(from left) Susan Keller, artistic director of Santa Barbara Revels, Diana Vandervoort, Old Spanish Days Dance & Entertainment chair (and past St. Barbara), with Matt Tavianini, Revels assistant stage director (photo by Marylove Thralls)

based on events recorded in Richard Henry Dana’s classic Two Years Before the Mast, when he attended the wedding of Anita de la Guerra in 1836. To mark the historic moment and introduce new music director Erin McKibben, Susan hosted a bijou bash for 30 guests on the Lobero stage with representatives from the Baile de California, Casa del Herrero, Old Spanish Days, the Santa Barbara Courthouse, and the SB Trust for Historical Preservation, among others. It should be quite a show. Scholars Dollars The Scholarship Foundation of Santa Barbara has just marked an important milestone, surpassing the $100-million mark in total scholarships awarded during its 55-year history, the first community-based pro-

Don Logan, board member and incoming board chair and Barrett O’Gorman, current board chair. (photo by Emily Hart-Roberts)

gram in the country to award such an impressive amount. The scholarships were awarded during two ceremonies, including one at Santa Barbara Courthouse’s Sunken Gardens followed by dinner in the Santa Barbara Historical Museum courtyard. “While reaching this financial milestone is truly a landmark occasion, what we’re even happier to celebrate is the more than 47,000 students who have received scholarships over the past 55 years,” says Candace Winkler, president and CEO. “This year alone, we awarded almost 2,700 students a total of $8.43 million in scholarships.” The foundation received nearly 3,500 applications for financial support this year. While 2,688 of those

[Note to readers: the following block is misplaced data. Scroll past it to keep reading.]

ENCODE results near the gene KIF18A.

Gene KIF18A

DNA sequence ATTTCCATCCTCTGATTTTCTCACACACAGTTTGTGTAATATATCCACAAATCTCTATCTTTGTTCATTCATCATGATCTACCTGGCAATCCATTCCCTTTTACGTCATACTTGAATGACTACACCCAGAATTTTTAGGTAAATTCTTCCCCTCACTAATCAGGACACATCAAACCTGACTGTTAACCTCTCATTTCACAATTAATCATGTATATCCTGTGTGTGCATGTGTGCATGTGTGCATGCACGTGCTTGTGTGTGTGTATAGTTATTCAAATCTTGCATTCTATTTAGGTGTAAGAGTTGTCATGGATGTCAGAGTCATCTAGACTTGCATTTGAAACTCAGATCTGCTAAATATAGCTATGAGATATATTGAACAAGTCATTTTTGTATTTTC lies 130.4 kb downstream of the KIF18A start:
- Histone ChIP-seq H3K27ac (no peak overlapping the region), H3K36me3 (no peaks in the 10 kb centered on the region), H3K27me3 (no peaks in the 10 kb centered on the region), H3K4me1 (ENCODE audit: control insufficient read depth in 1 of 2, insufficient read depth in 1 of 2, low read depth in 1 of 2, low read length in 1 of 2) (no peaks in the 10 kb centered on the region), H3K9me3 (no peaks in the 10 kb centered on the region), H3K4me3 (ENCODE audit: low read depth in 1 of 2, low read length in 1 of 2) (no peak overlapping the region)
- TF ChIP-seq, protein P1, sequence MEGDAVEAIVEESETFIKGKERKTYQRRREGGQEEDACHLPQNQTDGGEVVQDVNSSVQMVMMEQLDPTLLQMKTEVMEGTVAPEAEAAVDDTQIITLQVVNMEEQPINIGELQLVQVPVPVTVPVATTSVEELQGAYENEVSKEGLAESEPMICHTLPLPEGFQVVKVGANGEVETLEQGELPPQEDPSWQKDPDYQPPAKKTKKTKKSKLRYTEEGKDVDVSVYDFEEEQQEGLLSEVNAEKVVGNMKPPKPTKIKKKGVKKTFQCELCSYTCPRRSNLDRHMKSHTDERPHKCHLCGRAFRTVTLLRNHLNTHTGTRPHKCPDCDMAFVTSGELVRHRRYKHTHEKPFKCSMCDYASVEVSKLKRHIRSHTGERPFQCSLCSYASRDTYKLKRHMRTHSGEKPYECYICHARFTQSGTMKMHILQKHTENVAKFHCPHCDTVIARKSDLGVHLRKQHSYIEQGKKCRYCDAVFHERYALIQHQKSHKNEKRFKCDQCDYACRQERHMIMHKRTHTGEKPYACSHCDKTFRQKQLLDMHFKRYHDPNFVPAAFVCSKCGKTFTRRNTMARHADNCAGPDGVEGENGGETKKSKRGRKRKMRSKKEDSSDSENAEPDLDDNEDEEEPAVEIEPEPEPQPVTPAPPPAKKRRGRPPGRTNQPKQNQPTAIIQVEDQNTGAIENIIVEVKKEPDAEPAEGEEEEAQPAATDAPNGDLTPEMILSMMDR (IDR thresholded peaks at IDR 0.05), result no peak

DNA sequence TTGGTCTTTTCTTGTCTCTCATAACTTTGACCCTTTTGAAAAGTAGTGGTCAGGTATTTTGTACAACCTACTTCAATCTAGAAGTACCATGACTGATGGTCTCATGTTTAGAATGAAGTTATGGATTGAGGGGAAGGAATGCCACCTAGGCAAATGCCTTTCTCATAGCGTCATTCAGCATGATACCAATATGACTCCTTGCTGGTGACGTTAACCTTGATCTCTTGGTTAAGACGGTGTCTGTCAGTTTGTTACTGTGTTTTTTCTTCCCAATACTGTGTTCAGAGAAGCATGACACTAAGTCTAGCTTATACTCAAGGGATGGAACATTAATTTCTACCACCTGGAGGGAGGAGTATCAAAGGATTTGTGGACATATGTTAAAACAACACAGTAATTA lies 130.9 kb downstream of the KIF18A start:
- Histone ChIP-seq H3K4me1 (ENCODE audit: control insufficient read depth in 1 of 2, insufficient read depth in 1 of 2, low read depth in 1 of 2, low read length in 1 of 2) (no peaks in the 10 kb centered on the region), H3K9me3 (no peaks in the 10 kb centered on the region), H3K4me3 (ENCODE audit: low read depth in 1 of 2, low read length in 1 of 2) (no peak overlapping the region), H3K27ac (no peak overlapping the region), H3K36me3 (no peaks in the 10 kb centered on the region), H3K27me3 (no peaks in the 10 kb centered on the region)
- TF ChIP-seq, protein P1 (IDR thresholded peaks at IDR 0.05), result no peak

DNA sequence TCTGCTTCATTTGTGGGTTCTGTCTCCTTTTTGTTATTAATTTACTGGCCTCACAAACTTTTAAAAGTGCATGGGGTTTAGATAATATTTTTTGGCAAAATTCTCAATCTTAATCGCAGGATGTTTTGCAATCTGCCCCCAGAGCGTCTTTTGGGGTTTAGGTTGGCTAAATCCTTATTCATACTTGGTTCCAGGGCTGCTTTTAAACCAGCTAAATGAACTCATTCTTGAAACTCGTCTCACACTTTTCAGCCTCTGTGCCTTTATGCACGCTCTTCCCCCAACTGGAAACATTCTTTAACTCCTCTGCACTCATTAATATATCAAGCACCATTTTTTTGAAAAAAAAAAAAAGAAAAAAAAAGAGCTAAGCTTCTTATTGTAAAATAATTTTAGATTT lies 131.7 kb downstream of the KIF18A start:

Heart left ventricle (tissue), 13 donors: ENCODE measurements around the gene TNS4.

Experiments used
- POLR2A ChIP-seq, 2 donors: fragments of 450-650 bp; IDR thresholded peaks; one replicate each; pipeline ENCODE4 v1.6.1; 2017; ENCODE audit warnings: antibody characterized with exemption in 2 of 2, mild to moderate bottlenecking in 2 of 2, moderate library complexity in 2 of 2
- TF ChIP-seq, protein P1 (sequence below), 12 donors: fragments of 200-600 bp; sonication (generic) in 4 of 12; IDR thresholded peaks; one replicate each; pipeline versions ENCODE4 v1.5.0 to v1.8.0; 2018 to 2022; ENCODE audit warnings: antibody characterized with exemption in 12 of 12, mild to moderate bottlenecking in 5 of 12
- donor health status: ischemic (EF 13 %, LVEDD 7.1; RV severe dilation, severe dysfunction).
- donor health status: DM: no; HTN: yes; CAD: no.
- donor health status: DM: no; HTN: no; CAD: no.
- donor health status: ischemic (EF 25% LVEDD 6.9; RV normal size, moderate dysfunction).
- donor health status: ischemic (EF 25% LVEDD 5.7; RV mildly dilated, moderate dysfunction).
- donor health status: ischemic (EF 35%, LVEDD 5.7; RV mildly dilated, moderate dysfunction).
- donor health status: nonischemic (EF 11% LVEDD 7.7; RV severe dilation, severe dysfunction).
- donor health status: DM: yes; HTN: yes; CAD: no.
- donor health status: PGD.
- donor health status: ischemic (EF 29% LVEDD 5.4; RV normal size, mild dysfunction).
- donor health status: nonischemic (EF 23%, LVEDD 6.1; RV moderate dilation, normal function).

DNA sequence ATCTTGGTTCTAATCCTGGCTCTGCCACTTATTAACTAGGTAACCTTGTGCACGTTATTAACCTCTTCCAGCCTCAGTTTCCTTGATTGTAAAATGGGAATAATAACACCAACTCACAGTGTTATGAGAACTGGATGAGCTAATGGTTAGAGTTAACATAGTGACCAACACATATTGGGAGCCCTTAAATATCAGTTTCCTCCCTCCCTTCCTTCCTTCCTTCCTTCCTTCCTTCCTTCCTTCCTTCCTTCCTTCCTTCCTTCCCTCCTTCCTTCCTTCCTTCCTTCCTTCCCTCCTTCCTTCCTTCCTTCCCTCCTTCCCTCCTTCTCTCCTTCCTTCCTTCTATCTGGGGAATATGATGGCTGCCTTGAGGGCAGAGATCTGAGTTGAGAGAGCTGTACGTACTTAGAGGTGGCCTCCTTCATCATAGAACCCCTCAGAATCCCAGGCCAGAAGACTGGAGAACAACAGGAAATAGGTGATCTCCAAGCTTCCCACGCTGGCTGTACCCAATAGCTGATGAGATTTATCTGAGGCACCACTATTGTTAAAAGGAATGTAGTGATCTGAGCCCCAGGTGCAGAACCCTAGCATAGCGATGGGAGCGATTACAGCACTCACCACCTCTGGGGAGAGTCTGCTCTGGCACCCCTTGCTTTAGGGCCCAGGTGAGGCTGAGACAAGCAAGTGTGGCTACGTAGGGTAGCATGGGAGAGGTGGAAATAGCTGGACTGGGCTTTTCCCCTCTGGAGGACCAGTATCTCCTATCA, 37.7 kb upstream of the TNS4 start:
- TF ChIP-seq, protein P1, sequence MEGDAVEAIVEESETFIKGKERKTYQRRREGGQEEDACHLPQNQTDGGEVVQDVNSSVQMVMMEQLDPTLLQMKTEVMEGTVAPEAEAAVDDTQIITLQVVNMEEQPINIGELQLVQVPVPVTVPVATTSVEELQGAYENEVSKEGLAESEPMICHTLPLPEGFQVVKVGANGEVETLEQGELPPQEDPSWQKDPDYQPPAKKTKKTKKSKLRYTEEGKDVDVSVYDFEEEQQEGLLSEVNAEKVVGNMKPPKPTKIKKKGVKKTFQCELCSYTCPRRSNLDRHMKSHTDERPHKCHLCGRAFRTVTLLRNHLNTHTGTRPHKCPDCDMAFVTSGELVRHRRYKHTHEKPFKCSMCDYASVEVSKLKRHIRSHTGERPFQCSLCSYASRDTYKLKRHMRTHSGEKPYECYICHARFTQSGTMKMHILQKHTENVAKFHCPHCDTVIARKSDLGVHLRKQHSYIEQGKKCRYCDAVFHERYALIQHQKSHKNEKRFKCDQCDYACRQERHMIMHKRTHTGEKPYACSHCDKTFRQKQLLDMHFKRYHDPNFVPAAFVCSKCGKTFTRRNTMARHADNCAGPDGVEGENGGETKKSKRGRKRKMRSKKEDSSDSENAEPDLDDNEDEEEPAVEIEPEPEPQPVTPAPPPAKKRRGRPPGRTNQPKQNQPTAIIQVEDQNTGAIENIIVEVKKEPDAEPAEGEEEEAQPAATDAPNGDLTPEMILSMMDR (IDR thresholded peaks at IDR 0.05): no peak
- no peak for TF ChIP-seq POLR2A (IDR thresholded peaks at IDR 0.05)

students will receive aid, more than 750 deserving applicants were turned down due to lack of funds. “For such a small community, we receive an incredible level of generosity and support,” says Barrett O’Gorman, chairman, “Our donors understand how critical it is for students to have access to higher education and achieve a degree.” Among the torrent of supporters turning out were Joe and Alice Cole, Janet Garufis, Terry and Pam Valeski, Craig and Amy Zimmerman, Peter MacDougall, Arthur Swalley, Eleanor van Cott, Roger and Debby Aceves, Chuck Samuel, Diana Jessup, and Bruce Michael. Thicke and Thin Almost six months after his passing, 69-year-old Canadian actor Alan Thicke’s widow, Tanya, is opening up about life in the wake of her husband’s death. The 41-year-old former Bolivian model, who lived with Alan on an equestrian ranch in Carpinteria, says she wanted to die too following his sudden death from a ruptured aorta while playing ice hockey with his youngest son, Carter, 19, by his former Miss World wife, Gina Tolleson, now editor of Santa Barbara Magazine. “There was a time where I didn’t think I was going to survive,” she tearfully told TooFab alongside Hollywood Medium star Tyler Henry.